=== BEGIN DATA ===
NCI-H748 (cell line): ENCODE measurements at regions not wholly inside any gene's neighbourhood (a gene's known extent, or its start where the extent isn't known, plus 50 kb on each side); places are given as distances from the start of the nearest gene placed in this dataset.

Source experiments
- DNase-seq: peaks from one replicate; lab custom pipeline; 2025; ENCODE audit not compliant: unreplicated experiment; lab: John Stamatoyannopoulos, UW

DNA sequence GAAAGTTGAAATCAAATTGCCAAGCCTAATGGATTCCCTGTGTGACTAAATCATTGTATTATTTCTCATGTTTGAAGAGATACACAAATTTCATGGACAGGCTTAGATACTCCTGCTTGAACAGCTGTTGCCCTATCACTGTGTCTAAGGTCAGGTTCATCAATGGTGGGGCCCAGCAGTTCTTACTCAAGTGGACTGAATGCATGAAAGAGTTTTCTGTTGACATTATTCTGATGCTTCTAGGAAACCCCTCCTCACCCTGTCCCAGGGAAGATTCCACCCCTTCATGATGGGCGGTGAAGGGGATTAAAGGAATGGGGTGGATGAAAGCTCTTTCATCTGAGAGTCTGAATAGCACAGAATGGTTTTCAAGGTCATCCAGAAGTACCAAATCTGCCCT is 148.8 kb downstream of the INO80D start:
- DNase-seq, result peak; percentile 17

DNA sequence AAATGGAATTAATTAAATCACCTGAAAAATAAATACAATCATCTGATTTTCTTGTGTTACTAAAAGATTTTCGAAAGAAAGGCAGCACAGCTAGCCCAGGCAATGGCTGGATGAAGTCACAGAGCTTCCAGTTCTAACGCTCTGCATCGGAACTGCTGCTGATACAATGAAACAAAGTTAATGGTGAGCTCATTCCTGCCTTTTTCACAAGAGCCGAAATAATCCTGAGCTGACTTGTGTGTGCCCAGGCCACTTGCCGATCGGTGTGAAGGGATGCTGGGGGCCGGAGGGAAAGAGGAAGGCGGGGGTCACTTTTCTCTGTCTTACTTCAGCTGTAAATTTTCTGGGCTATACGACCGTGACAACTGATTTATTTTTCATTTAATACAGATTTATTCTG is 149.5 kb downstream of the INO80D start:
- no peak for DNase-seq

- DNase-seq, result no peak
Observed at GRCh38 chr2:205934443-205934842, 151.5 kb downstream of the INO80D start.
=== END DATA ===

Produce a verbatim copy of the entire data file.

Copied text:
NCI-H748 (cell line): ENCODE measurements at regions not wholly inside any gene's neighbourhood (a gene's known extent, or its start where the extent isn't known, plus 50 kb on each side); places are given as distances from the start of the nearest gene placed in this dataset.

Source experiments
- DNase-seq: peaks from one replicate; lab custom pipeline; 2025; ENCODE audit not compliant: unreplicated experiment; lab: John Stamatoyannopoulos, UW

DNA sequence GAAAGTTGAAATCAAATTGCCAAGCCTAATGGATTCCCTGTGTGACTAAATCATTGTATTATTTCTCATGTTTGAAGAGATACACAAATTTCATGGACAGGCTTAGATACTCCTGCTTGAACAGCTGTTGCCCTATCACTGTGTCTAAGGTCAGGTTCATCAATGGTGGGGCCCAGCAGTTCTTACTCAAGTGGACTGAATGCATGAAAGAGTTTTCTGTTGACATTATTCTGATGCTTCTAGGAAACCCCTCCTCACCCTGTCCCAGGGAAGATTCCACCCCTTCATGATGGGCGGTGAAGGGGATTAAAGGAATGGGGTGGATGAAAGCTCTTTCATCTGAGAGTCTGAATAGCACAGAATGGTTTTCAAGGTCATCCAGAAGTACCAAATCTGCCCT is 148.8 kb downstream of the INO80D start:
- DNase-seq, result peak; percentile 17

DNA sequence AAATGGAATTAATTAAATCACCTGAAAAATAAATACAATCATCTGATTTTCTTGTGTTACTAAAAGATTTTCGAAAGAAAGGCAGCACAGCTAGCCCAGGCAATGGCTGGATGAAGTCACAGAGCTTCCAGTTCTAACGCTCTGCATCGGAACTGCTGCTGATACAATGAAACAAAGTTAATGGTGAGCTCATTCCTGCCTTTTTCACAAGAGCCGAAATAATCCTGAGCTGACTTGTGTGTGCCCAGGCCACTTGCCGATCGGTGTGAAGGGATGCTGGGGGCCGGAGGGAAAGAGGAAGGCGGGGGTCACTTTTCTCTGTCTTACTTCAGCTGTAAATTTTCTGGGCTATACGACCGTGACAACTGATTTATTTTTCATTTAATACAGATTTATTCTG is 149.5 kb downstream of the INO80D start:
- no peak for DNase-seq

- DNase-seq, result no peak
Observed at GRCh38 chr2:205934443-205934842, 151.5 kb downstream of the INO80D start.